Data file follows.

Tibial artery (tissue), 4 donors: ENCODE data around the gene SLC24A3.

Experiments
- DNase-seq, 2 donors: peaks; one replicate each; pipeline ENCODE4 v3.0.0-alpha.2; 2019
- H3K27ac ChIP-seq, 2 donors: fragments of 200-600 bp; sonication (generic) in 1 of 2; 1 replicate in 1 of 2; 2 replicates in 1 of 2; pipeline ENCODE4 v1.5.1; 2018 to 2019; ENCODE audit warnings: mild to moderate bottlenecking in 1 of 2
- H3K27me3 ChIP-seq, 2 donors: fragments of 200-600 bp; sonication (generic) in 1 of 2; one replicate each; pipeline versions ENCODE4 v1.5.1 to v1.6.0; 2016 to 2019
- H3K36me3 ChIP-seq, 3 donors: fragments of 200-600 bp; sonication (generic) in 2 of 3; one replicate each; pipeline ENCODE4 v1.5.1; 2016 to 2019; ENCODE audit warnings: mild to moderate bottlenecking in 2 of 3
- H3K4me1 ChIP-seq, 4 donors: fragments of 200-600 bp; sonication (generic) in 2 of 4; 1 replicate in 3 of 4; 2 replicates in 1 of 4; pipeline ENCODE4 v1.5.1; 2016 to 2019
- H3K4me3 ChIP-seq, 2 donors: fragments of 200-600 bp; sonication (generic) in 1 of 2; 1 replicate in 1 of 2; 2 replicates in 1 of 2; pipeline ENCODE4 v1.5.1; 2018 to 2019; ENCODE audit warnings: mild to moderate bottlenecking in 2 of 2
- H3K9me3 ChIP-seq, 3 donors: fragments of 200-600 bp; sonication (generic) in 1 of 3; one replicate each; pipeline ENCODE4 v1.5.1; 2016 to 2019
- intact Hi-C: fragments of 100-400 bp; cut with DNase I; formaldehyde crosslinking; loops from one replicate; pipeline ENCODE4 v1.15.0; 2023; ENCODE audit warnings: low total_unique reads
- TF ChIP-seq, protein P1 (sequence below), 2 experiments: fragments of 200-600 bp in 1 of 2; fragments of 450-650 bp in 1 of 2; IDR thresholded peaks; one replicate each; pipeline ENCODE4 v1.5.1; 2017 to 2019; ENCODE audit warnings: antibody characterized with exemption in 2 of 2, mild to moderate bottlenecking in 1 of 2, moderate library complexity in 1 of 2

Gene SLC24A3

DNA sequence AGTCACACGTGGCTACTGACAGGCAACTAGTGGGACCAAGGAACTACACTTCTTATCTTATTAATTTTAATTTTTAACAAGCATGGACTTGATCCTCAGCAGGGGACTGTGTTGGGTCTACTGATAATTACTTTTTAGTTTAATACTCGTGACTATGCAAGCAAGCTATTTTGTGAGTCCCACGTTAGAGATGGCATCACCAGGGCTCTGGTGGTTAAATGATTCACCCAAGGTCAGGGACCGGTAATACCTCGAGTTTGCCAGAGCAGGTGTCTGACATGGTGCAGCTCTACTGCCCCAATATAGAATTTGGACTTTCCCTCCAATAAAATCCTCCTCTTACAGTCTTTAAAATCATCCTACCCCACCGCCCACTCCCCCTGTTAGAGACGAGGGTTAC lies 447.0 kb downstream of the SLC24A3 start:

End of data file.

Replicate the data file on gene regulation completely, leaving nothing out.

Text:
Tibial artery (tissue), 4 donors: ENCODE data around the gene SLC24A3.

Experiments
- DNase-seq, 2 donors: peaks; one replicate each; pipeline ENCODE4 v3.0.0-alpha.2; 2019
- H3K27ac ChIP-seq, 2 donors: fragments of 200-600 bp; sonication (generic) in 1 of 2; 1 replicate in 1 of 2; 2 replicates in 1 of 2; pipeline ENCODE4 v1.5.1; 2018 to 2019; ENCODE audit warnings: mild to moderate bottlenecking in 1 of 2
- H3K27me3 ChIP-seq, 2 donors: fragments of 200-600 bp; sonication (generic) in 1 of 2; one replicate each; pipeline versions ENCODE4 v1.5.1 to v1.6.0; 2016 to 2019
- H3K36me3 ChIP-seq, 3 donors: fragments of 200-600 bp; sonication (generic) in 2 of 3; one replicate each; pipeline ENCODE4 v1.5.1; 2016 to 2019; ENCODE audit warnings: mild to moderate bottlenecking in 2 of 3
- H3K4me1 ChIP-seq, 4 donors: fragments of 200-600 bp; sonication (generic) in 2 of 4; 1 replicate in 3 of 4; 2 replicates in 1 of 4; pipeline ENCODE4 v1.5.1; 2016 to 2019
- H3K4me3 ChIP-seq, 2 donors: fragments of 200-600 bp; sonication (generic) in 1 of 2; 1 replicate in 1 of 2; 2 replicates in 1 of 2; pipeline ENCODE4 v1.5.1; 2018 to 2019; ENCODE audit warnings: mild to moderate bottlenecking in 2 of 2
- H3K9me3 ChIP-seq, 3 donors: fragments of 200-600 bp; sonication (generic) in 1 of 3; one replicate each; pipeline ENCODE4 v1.5.1; 2016 to 2019
- intact Hi-C: fragments of 100-400 bp; cut with DNase I; formaldehyde crosslinking; loops from one replicate; pipeline ENCODE4 v1.15.0; 2023; ENCODE audit warnings: low total_unique reads
- TF ChIP-seq, protein P1 (sequence below), 2 experiments: fragments of 200-600 bp in 1 of 2; fragments of 450-650 bp in 1 of 2; IDR thresholded peaks; one replicate each; pipeline ENCODE4 v1.5.1; 2017 to 2019; ENCODE audit warnings: antibody characterized with exemption in 2 of 2, mild to moderate bottlenecking in 1 of 2, moderate library complexity in 1 of 2

Gene SLC24A3

DNA sequence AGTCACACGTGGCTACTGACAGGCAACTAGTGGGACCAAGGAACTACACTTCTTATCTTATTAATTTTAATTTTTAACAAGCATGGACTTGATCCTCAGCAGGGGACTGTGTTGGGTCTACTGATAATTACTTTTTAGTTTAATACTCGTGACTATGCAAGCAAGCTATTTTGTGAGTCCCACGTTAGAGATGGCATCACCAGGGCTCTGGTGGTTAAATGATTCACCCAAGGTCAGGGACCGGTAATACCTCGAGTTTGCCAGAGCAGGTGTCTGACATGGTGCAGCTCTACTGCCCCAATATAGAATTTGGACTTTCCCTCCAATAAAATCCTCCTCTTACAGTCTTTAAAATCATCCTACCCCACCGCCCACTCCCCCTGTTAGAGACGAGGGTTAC lies 447.0 kb downstream of the SLC24A3 start: